• This unleavened bread recipe works very well with gluten free flour mixes. It is possible you will need more flour to roll it out, just add until the dough doesn’t stick to the working surface. The texture of gluten-free flour rolls will be different, maybe a bit chewy. Also the shape may differ because the dough is not that elastic and you won’t be able to roll it into a round. Almond flour is not an option for this recipe, it is possible that the dough won’t bind in the right way.
  • If you want more fibers in your bread, use whole wheat flour. This type of flour requires more water so add a splash at a time until the dough comes together.
  • For a different taste, use vegetable or whole milk, your bread will be sweeter. Also olive oil may be replaced with melted butter. Even coconut oil works great if you want to stick with the vegan formula. Vegetable milk and coconut oil are great alternatives to the authentic recipe.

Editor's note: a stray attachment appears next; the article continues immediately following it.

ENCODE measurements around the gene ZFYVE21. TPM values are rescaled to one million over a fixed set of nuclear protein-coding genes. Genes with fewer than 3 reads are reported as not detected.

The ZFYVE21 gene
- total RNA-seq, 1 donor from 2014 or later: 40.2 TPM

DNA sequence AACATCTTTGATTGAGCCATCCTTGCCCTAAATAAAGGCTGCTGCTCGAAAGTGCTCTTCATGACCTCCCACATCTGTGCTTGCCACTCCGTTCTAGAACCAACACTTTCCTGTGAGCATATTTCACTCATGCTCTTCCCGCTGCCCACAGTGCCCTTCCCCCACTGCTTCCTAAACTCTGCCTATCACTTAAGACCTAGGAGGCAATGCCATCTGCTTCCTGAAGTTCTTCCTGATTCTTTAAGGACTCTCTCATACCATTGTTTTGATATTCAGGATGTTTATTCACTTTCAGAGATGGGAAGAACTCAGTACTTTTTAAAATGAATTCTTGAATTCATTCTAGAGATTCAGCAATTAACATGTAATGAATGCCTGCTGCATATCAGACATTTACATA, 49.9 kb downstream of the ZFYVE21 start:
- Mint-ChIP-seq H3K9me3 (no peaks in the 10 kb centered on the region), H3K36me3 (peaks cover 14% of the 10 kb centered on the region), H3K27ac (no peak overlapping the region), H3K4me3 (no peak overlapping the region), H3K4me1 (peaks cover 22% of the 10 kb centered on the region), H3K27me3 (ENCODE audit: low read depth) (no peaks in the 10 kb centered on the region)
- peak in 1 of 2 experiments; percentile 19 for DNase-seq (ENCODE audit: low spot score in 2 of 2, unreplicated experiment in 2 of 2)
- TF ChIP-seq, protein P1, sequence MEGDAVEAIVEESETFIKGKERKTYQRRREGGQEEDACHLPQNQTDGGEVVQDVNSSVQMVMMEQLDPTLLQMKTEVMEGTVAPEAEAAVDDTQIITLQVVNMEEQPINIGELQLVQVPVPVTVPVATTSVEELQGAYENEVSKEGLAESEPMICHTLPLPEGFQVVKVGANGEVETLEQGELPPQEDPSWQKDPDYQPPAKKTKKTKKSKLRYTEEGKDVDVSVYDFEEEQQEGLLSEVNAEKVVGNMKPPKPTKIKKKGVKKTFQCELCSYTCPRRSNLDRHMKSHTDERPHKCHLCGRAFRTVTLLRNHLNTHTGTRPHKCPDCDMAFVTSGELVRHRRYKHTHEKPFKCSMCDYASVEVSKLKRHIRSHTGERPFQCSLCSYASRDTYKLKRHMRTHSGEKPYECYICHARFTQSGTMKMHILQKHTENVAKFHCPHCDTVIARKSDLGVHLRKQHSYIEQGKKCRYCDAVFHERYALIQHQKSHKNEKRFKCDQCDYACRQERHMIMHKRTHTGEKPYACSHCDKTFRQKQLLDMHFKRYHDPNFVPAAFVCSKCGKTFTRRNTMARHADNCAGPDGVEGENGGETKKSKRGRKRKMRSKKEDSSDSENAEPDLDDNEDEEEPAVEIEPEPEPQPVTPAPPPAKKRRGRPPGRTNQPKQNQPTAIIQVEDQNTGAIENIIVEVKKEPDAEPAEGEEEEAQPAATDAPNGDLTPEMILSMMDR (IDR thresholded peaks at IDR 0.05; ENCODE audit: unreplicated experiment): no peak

• Depending on the way you want to use this bread, you may cook it to be crispier or softer. On the assumption that you want a crisp bread to dunk it into a curry or stew, roll it thinner and cook on higher temperature. When you plan to use it as a wrap, you will need a softer and pliable texture. Keep the temperature lower and place the bread between paper towels after removing from heat. This will create a bit of moisture which will help it remain flexible.
  • Give this recipe a try and I can guarantee that you won’t be disappointed. It is delicious and easy to make. You will certainly cook it more than once.


Calories: 199kcal | Carbohydrates: 27.3g | Protein: 3.7g | Fat: 8.4g
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About the author 

Jesse Spitzer

Jesse is a father of two and an aspiring chef. He has worked in the kitchen for over 7 years. He loves cooking and is passionate about finding ways to cook easier and more efficient. When he's not in the kitchen, Jesse can be found on on the golf course, reading a productivity book or sipping a glass of nice pinot.